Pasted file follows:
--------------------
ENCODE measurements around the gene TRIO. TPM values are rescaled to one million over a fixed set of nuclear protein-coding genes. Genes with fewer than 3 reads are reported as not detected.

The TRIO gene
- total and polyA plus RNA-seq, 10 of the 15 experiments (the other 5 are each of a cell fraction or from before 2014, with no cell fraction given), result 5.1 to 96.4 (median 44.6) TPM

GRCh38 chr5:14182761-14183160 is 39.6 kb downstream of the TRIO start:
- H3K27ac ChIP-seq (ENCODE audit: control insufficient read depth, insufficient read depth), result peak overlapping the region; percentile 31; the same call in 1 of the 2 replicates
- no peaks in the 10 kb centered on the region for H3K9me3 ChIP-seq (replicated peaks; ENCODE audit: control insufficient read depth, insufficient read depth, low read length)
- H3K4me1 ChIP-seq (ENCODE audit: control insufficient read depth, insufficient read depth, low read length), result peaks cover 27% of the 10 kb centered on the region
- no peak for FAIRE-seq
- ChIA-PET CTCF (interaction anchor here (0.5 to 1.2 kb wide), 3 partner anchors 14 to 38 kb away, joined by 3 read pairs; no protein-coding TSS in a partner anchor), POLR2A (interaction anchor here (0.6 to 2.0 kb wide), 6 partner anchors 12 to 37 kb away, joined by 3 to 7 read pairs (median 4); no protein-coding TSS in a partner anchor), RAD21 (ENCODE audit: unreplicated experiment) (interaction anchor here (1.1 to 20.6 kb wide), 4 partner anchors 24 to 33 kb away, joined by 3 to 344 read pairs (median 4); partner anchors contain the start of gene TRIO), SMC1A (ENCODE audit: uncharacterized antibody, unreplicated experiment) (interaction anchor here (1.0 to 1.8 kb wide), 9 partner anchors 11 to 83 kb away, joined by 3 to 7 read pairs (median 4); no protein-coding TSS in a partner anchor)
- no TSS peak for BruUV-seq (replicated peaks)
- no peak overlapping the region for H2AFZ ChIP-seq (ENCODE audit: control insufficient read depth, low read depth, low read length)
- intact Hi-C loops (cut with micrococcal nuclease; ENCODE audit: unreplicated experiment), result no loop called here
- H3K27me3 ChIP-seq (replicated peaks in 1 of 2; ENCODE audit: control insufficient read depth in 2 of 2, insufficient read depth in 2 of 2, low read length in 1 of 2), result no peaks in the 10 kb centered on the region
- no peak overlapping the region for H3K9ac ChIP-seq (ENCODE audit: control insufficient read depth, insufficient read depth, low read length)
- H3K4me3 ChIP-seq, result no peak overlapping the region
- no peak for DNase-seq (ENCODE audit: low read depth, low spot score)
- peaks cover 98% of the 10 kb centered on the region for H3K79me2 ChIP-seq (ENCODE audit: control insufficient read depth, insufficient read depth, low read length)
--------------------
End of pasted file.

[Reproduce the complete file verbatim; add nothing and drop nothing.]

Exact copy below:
ENCODE measurements around the gene TRIO. TPM values are rescaled to one million over a fixed set of nuclear protein-coding genes. Genes with fewer than 3 reads are reported as not detected.

The TRIO gene
- total and polyA plus RNA-seq, 10 of the 15 experiments (the other 5 are each of a cell fraction or from before 2014, with no cell fraction given), result 5.1 to 96.4 (median 44.6) TPM

GRCh38 chr5:14182761-14183160 is 39.6 kb downstream of the TRIO start:
- H3K27ac ChIP-seq (ENCODE audit: control insufficient read depth, insufficient read depth), result peak overlapping the region; percentile 31; the same call in 1 of the 2 replicates
- no peaks in the 10 kb centered on the region for H3K9me3 ChIP-seq (replicated peaks; ENCODE audit: control insufficient read depth, insufficient read depth, low read length)
- H3K4me1 ChIP-seq (ENCODE audit: control insufficient read depth, insufficient read depth, low read length), result peaks cover 27% of the 10 kb centered on the region
- no peak for FAIRE-seq
- ChIA-PET CTCF (interaction anchor here (0.5 to 1.2 kb wide), 3 partner anchors 14 to 38 kb away, joined by 3 read pairs; no protein-coding TSS in a partner anchor), POLR2A (interaction anchor here (0.6 to 2.0 kb wide), 6 partner anchors 12 to 37 kb away, joined by 3 to 7 read pairs (median 4); no protein-coding TSS in a partner anchor), RAD21 (ENCODE audit: unreplicated experiment) (interaction anchor here (1.1 to 20.6 kb wide), 4 partner anchors 24 to 33 kb away, joined by 3 to 344 read pairs (median 4); partner anchors contain the start of gene TRIO), SMC1A (ENCODE audit: uncharacterized antibody, unreplicated experiment) (interaction anchor here (1.0 to 1.8 kb wide), 9 partner anchors 11 to 83 kb away, joined by 3 to 7 read pairs (median 4); no protein-coding TSS in a partner anchor)
- no TSS peak for BruUV-seq (replicated peaks)
- no peak overlapping the region for H2AFZ ChIP-seq (ENCODE audit: control insufficient read depth, low read depth, low read length)
- intact Hi-C loops (cut with micrococcal nuclease; ENCODE audit: unreplicated experiment), result no loop called here
- H3K27me3 ChIP-seq (replicated peaks in 1 of 2; ENCODE audit: control insufficient read depth in 2 of 2, insufficient read depth in 2 of 2, low read length in 1 of 2), result no peaks in the 10 kb centered on the region
- no peak overlapping the region for H3K9ac ChIP-seq (ENCODE audit: control insufficient read depth, insufficient read depth, low read length)
- H3K4me3 ChIP-seq, result no peak overlapping the region
- no peak for DNase-seq (ENCODE audit: low read depth, low spot score)
- peaks cover 98% of the 10 kb centered on the region for H3K79me2 ChIP-seq (ENCODE audit: control insufficient read depth, insufficient read depth, low read length)